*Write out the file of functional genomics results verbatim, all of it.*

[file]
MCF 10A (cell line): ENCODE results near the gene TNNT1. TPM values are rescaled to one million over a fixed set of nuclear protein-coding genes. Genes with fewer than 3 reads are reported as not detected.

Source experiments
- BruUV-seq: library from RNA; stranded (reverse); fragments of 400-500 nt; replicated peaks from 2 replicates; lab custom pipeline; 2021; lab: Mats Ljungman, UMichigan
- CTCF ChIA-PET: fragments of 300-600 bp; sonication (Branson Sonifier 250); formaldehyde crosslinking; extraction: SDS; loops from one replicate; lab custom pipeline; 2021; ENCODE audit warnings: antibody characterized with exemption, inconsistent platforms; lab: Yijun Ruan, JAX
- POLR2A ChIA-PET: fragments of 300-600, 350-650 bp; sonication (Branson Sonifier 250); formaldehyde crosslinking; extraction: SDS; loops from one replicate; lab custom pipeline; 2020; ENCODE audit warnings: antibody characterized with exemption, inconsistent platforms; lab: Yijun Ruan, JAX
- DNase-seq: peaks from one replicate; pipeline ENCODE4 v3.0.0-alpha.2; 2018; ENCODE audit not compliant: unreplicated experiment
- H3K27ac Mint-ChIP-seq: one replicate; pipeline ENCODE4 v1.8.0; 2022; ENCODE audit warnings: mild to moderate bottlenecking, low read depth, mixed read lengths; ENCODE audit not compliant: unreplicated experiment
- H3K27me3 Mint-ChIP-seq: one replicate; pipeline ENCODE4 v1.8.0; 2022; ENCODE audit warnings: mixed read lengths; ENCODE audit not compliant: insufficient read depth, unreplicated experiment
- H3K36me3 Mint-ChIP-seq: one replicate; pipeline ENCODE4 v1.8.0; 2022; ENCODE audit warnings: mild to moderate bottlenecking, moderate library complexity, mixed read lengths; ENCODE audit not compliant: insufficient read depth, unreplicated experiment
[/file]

MCF 10A (cell line): ENCODE results near the gene TNNT1. TPM values are rescaled to one million over a fixed set of nuclear protein-coding genes. Genes with fewer than 3 reads are reported as not detected.

Source experiments
- BruUV-seq: library from RNA; stranded (reverse); fragments of 400-500 nt; replicated peaks from 2 replicates; lab custom pipeline; 2021; lab: Mats Ljungman, UMichigan
- CTCF ChIA-PET: fragments of 300-600 bp; sonication (Branson Sonifier 250); formaldehyde crosslinking; extraction: SDS; loops from one replicate; lab custom pipeline; 2021; ENCODE audit warnings: antibody characterized with exemption, inconsistent platforms; lab: Yijun Ruan, JAX
- POLR2A ChIA-PET: fragments of 300-600, 350-650 bp; sonication (Branson Sonifier 250); formaldehyde crosslinking; extraction: SDS; loops from one replicate; lab custom pipeline; 2020; ENCODE audit warnings: antibody characterized with exemption, inconsistent platforms; lab: Yijun Ruan, JAX
- DNase-seq: peaks from one replicate; pipeline ENCODE4 v3.0.0-alpha.2; 2018; ENCODE audit not compliant: unreplicated experiment
- H3K27ac Mint-ChIP-seq: one replicate; pipeline ENCODE4 v1.8.0; 2022; ENCODE audit warnings: mild to moderate bottlenecking, low read depth, mixed read lengths; ENCODE audit not compliant: unreplicated experiment
- H3K27me3 Mint-ChIP-seq: one replicate; pipeline ENCODE4 v1.8.0; 2022; ENCODE audit warnings: mixed read lengths; ENCODE audit not compliant: insufficient read depth, unreplicated experiment
- H3K36me3 Mint-ChIP-seq: one replicate; pipeline ENCODE4 v1.8.0; 2022; ENCODE audit warnings: mild to moderate bottlenecking, moderate library complexity, mixed read lengths; ENCODE audit not compliant: insufficient read depth, unreplicated experiment